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Does my company need a Shareholders Agreement?

View profile for Karen Edwards
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Each share in a limited company carries a number of votes. These are referred to as ordinary shares and usually carry one vote per share. A majority of over 50% will control the company. Using a shareholders agreement protects a minority from being exploited and provides a more equal distribution of power.

Karen Worth, a Solicitor in our Commercial Team, says “A shareholders agreement will regulate the relationship between shareholders and set out limits for director-shareholders. It is your ‘wish list’ and what it contains is entirely up to you.”

Small businesses normally have three sources of income:

  • Borrowings
  • Cash subscribed for shares
  • Profits of the company re-invested

It is also worthwhile protecting ‘intellectual property’ by incorporating provision in the shareholders agreement. The name of a company, copyright etc can be very valuable. An exit strategy should also be considered – especially if you have loaned the company money and want it back by a specified time. No one can predict the future and one alternative is to set down a statement of intention. This is not legally binding but serves as a reminder of the time frame. The lender may have a separate loan document and this provides the right to enforce action.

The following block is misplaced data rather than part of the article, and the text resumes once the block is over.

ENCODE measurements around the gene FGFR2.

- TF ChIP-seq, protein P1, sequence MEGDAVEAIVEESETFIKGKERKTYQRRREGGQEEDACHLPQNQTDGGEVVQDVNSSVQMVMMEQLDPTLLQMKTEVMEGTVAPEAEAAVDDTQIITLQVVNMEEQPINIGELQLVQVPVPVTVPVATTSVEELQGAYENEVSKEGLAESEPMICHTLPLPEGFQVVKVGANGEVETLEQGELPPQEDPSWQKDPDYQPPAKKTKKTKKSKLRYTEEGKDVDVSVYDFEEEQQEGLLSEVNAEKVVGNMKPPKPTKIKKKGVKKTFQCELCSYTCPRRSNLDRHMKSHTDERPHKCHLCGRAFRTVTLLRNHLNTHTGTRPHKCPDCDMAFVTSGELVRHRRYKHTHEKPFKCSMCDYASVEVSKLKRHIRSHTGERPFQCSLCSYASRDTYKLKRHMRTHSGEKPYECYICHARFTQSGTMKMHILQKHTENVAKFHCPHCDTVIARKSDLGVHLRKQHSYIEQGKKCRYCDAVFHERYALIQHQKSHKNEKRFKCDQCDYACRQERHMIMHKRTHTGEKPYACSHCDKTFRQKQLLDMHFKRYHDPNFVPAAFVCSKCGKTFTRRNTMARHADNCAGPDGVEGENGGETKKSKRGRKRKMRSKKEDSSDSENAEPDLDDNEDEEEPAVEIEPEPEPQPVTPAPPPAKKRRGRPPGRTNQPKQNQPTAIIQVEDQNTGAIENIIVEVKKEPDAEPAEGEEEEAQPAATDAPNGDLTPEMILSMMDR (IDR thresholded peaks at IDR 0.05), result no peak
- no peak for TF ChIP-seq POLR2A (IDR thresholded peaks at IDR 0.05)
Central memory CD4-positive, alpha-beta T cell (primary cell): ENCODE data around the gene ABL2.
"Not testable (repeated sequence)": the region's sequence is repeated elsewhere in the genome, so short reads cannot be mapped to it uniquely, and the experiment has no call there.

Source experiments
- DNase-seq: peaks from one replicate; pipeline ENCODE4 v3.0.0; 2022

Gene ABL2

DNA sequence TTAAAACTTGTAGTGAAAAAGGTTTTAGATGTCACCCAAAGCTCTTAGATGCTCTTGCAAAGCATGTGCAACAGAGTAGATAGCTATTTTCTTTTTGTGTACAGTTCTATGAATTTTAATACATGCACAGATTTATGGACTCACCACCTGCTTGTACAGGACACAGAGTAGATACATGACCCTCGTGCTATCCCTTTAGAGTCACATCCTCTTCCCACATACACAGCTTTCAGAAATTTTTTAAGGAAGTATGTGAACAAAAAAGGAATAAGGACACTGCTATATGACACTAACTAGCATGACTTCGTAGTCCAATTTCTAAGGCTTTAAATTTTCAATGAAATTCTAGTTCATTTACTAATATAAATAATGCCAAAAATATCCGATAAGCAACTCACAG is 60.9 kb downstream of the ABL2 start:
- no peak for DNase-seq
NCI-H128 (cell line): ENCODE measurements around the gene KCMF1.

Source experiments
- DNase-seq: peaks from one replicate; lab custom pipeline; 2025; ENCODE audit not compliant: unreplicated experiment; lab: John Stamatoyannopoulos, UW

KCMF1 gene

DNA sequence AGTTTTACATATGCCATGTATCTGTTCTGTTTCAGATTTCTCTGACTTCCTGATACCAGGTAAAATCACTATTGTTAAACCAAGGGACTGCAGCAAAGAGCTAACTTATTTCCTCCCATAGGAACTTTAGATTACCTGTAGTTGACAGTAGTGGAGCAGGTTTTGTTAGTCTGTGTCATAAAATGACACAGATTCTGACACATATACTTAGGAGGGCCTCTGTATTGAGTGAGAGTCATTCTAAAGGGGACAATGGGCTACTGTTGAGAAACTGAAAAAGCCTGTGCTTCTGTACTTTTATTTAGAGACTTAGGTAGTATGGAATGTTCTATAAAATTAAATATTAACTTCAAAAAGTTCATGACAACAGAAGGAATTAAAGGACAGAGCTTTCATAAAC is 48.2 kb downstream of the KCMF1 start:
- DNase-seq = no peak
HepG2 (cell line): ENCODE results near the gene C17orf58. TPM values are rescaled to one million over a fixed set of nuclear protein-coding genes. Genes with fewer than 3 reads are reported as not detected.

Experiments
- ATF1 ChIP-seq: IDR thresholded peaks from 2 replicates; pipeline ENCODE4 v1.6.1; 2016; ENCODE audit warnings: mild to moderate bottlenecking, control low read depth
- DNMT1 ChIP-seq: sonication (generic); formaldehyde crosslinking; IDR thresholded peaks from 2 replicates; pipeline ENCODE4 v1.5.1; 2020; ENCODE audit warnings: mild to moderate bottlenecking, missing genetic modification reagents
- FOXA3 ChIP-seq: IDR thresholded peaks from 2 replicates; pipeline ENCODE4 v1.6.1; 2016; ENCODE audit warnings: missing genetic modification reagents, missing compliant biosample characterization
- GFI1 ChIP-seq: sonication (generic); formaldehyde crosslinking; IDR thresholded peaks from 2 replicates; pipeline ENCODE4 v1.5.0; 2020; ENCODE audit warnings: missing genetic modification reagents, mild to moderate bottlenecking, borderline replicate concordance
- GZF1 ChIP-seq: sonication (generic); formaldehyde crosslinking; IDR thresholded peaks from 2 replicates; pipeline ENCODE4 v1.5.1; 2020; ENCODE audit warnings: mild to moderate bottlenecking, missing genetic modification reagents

Another alternative is to make provision for precise events that may occur in the future. These might include:

  • The sale of the company
  • Shareholders buying out other shareholders
  • The sale of the business out of the company
  • Seeking to ‘float’ shares
  • Seeking third party finance
  • The company selling assets and being wound up

Karen concludes “There are many areas to be considered in setting out a shareholders agreement and I will be happy to guide you through them. please contact me if you would like to discuss this further at a free initial meeting.”

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